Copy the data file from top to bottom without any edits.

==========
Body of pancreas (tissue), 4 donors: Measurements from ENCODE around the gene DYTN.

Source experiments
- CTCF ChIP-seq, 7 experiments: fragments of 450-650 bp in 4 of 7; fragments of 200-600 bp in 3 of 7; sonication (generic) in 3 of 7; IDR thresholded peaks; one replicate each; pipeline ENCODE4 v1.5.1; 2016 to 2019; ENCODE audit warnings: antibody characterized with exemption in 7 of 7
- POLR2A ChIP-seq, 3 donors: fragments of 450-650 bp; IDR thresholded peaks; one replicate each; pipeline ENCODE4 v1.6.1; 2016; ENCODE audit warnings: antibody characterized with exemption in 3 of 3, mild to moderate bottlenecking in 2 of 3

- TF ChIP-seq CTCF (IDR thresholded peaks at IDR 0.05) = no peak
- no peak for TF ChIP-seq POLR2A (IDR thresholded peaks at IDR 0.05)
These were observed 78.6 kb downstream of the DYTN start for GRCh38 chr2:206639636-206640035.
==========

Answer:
Body of pancreas (tissue), 4 donors: Measurements from ENCODE around the gene DYTN.

Source experiments
- CTCF ChIP-seq, 7 experiments: fragments of 450-650 bp in 4 of 7; fragments of 200-600 bp in 3 of 7; sonication (generic) in 3 of 7; IDR thresholded peaks; one replicate each; pipeline ENCODE4 v1.5.1; 2016 to 2019; ENCODE audit warnings: antibody characterized with exemption in 7 of 7
- POLR2A ChIP-seq, 3 donors: fragments of 450-650 bp; IDR thresholded peaks; one replicate each; pipeline ENCODE4 v1.6.1; 2016; ENCODE audit warnings: antibody characterized with exemption in 3 of 3, mild to moderate bottlenecking in 2 of 3

- TF ChIP-seq CTCF (IDR thresholded peaks at IDR 0.05) = no peak
- no peak for TF ChIP-seq POLR2A (IDR thresholded peaks at IDR 0.05)
These were observed 78.6 kb downstream of the DYTN start for GRCh38 chr2:206639636-206640035.